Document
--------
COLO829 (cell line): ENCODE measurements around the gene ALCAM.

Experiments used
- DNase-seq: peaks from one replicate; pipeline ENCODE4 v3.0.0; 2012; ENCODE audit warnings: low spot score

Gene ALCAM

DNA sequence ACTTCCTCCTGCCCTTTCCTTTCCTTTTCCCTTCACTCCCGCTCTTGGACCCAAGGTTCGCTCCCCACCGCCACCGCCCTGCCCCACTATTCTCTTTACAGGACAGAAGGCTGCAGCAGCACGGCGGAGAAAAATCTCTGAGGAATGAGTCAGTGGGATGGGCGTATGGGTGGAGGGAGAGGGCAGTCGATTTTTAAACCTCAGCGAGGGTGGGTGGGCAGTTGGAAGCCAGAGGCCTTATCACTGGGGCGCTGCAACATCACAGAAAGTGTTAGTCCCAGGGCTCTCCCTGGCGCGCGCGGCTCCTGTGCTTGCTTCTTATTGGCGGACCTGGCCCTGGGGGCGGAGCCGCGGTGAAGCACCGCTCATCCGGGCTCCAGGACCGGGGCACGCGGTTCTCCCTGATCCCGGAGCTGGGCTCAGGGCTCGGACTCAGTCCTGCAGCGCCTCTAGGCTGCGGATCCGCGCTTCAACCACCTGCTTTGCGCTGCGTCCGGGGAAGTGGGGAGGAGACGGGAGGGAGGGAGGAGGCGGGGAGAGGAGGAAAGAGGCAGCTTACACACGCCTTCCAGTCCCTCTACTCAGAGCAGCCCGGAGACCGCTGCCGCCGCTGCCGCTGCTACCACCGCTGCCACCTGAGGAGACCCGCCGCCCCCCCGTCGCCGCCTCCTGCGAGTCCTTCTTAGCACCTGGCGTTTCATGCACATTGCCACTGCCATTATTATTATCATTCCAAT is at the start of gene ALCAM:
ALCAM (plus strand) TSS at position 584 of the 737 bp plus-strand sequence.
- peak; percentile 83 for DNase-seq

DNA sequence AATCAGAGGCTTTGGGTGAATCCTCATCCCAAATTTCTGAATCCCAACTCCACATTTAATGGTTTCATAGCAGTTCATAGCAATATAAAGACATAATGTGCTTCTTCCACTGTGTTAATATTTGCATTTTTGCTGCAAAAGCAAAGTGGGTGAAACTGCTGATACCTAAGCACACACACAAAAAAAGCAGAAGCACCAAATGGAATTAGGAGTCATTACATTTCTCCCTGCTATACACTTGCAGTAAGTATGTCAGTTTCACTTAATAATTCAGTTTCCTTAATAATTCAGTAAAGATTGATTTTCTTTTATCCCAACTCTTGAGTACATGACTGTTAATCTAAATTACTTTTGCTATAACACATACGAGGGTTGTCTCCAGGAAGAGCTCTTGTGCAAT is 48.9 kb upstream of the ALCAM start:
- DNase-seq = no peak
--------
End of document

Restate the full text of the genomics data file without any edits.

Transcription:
COLO829 (cell line): ENCODE measurements around the gene ALCAM.

Experiments used
- DNase-seq: peaks from one replicate; pipeline ENCODE4 v3.0.0; 2012; ENCODE audit warnings: low spot score

Gene ALCAM

DNA sequence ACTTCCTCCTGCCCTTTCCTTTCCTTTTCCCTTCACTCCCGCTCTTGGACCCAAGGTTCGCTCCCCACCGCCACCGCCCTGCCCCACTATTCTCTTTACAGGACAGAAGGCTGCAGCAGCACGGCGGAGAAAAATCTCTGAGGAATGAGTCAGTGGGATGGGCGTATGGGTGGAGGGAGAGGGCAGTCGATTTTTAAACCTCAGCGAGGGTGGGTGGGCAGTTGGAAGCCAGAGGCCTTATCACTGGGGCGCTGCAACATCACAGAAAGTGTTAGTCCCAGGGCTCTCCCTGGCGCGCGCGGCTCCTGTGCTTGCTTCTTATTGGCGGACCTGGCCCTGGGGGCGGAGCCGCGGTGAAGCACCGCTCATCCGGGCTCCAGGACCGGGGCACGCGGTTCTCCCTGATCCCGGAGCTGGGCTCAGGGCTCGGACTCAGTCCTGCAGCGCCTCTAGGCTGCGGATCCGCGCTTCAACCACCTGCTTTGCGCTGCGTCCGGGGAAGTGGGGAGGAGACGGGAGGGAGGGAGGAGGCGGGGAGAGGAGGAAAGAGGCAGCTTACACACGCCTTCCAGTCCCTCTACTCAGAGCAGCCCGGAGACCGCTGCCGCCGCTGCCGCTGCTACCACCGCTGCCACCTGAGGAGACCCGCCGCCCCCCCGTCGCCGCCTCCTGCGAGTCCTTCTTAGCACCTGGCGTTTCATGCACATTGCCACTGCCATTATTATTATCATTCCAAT is at the start of gene ALCAM:
ALCAM (plus strand) TSS at position 584 of the 737 bp plus-strand sequence.
- peak; percentile 83 for DNase-seq

DNA sequence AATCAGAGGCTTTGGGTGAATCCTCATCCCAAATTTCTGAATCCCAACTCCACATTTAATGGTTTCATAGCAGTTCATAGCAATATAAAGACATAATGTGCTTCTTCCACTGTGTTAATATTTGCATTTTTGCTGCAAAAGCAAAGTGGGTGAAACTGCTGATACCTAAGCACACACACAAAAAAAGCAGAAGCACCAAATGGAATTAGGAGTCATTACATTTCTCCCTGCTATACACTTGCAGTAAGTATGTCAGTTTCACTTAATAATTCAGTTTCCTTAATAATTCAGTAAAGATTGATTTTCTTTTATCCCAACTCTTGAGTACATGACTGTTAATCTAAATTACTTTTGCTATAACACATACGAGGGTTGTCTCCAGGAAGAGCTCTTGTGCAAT is 48.9 kb upstream of the ALCAM start:
- DNase-seq = no peak